Windows 10 or Windows 11’s window management has always been better than macOS and Microsoft is now rolling out a new update that will change the look of Alt+Tab (default shortcut to quickly switch between apps and open browser tabs).
As you’re probably aware, Windows 11’s new “Task Switcher” allows you to quickly switch between open apps with the Alt+Tab keyboard shortcut. This feature has always been a part of all new versions of Windows, including Windows 8 and Windows 10.
Unlike Windows 10, the Alt+Tab default interface uses the full screen. Right now, if you press Alt+Tab in Windows 11 Build 22000, app previews will appear in full-screen mode with blurred background. On Windows 10, Alt+Tab uses a windowed interface without the unusual full screen.
This is going to change in Sun Valley 2, which would be the first major update for the operating system. Starting with Windows 11 Build 22526, Microsoft has started showing ALT + TAB as windowed instead of full screen.
As you can see in the below screenshot, the new Alt + Tab UI no longer uses the full screen and it sticks with a Windows 10-windowed mode. The Alt + Tab experience now looks better on desktop, with the blur effect now available around the windows.
As you can see in the above screenshot, instead of full-screen previews, a row of app thumbnails will now appear in the center of your screen and some people find it similar to macOS smaller previews.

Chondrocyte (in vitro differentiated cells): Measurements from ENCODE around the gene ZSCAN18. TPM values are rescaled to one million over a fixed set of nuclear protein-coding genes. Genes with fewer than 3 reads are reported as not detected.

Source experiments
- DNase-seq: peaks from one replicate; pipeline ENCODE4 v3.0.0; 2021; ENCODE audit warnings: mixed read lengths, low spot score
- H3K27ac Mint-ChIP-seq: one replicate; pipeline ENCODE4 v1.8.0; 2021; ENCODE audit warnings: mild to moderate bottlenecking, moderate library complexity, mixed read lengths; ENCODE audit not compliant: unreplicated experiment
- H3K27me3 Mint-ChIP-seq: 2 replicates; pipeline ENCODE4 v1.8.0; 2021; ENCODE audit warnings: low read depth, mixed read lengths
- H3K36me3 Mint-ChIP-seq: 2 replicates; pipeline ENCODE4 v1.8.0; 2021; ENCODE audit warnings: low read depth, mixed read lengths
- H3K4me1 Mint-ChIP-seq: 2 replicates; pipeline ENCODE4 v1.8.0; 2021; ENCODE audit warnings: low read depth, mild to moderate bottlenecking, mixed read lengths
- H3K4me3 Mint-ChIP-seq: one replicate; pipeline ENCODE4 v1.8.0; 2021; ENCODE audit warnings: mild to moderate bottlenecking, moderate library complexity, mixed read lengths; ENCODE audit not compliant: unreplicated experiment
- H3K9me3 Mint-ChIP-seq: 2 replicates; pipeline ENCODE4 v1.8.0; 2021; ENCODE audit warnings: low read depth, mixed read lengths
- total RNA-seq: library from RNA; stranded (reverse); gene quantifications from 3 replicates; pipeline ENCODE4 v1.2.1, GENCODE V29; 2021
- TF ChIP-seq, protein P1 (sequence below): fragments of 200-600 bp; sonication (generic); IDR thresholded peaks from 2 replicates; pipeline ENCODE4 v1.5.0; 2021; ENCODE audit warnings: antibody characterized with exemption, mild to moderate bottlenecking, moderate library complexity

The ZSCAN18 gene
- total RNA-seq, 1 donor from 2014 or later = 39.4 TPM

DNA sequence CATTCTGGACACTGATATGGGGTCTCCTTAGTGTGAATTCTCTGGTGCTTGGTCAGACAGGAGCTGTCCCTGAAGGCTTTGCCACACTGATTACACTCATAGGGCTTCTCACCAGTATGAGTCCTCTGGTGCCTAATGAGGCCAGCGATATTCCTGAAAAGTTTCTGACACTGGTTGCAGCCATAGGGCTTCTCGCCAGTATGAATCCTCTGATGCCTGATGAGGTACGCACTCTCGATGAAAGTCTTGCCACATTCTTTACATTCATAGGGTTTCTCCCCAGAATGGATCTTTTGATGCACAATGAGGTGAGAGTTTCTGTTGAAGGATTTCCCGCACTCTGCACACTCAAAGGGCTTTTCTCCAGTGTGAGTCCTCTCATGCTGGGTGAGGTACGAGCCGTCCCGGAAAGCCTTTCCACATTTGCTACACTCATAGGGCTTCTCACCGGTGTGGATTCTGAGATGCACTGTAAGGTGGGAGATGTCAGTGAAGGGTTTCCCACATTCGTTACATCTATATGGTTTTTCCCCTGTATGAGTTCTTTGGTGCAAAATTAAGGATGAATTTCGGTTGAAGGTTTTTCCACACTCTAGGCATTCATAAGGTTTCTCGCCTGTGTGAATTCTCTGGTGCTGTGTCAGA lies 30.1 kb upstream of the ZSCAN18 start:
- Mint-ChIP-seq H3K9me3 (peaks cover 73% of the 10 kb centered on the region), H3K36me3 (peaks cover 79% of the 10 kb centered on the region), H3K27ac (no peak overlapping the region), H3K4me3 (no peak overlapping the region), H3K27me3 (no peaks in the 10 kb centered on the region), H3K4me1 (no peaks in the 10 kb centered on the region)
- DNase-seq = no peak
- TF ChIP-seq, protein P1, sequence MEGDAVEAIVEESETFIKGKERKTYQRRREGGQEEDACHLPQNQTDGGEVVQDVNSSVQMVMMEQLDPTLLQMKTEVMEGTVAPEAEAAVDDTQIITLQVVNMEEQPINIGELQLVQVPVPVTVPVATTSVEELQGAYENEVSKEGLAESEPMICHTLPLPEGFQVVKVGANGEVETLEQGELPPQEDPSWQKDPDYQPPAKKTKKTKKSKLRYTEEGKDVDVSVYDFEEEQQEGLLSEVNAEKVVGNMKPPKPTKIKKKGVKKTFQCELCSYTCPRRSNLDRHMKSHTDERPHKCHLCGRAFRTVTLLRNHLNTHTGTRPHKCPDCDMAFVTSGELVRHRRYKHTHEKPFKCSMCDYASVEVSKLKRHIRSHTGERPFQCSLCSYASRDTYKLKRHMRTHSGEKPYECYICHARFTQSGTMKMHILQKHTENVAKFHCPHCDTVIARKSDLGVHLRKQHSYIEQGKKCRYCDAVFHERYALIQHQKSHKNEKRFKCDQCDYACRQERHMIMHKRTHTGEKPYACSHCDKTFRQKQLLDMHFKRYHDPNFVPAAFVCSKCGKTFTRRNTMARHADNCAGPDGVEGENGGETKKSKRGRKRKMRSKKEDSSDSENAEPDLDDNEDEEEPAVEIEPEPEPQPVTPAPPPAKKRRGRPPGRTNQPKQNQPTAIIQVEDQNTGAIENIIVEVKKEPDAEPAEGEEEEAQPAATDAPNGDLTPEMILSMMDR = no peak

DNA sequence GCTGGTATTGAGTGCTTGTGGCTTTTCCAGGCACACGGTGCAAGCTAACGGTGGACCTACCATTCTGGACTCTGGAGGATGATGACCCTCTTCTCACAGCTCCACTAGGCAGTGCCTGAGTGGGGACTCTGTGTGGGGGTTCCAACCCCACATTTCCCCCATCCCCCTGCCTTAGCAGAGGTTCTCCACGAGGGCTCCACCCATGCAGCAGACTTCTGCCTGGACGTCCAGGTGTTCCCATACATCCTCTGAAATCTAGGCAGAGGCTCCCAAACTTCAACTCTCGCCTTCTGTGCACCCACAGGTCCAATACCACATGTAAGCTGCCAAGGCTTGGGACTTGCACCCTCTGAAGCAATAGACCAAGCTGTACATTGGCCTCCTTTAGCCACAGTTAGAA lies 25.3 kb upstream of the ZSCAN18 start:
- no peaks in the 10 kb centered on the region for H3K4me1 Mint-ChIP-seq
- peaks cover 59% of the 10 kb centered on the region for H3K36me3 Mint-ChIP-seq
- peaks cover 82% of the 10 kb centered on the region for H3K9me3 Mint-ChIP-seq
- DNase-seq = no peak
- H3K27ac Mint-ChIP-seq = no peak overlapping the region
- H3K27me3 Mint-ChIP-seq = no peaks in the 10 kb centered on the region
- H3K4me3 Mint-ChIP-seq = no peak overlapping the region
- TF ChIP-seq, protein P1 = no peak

It is also worth noting that the functionality of Alt-Tab remains unchanged. If you hold the Tab or Alt key down, Windows will still move between the app from left to right and vice versa.
This new Alt+Tab experience is available for a limited number of Windows 11 testers in the Windows Insider program. Most of the users may not see the new Alt + Tab UI that uses windowed mode for app previews instead of the full screen.
Microsoft has confirmed that the new Alt + Tab UI is still a work-in-progress. If everything goes according to the internal schedule, this new design should ship with the first Windows 11 feature update later this year.
Update: This article has been updated and Microsoft’s proposed change should be more clear now. We’re sorry for the error.